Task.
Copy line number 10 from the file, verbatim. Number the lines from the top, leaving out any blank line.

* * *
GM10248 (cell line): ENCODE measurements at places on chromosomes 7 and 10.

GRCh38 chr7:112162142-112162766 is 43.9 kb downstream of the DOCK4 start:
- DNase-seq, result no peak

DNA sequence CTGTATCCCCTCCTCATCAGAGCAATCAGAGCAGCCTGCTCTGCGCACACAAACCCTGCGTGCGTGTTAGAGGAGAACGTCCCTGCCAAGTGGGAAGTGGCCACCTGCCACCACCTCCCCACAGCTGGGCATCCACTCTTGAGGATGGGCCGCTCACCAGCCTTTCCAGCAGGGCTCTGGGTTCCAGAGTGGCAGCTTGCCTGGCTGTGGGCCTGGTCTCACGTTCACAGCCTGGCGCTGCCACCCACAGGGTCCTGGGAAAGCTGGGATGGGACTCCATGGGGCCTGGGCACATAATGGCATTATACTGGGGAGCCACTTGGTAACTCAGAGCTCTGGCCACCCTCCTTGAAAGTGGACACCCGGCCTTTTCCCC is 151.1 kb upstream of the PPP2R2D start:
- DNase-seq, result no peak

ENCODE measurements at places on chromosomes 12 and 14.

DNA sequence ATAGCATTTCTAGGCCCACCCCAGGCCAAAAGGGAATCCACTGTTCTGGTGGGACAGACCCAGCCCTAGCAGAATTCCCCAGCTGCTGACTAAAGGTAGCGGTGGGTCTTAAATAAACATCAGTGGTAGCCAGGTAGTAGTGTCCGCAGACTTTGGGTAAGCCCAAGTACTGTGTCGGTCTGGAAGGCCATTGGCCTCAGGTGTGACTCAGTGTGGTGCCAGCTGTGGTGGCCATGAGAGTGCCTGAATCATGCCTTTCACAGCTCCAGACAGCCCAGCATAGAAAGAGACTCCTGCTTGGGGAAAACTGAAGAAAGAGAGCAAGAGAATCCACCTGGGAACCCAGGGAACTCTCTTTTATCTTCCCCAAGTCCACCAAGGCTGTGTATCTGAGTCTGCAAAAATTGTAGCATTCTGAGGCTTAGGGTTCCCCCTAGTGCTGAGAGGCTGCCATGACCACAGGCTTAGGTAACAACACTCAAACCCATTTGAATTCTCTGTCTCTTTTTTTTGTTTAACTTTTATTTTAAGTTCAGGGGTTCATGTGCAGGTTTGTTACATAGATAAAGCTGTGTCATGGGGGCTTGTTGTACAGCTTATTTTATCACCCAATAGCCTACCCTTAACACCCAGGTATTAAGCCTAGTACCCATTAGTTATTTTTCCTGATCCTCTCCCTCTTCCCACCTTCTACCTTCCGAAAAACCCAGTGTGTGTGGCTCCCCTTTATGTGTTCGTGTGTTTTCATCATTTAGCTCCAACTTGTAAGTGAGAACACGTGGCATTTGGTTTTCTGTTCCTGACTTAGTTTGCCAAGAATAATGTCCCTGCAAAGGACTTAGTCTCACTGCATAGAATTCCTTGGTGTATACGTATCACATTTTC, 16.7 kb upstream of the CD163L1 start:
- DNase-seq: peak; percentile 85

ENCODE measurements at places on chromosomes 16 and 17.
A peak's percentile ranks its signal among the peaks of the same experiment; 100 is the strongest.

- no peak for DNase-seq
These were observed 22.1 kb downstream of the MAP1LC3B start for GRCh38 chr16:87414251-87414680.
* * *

A peak's percentile ranks its signal among the peaks of the same experiment; 100 is the strongest.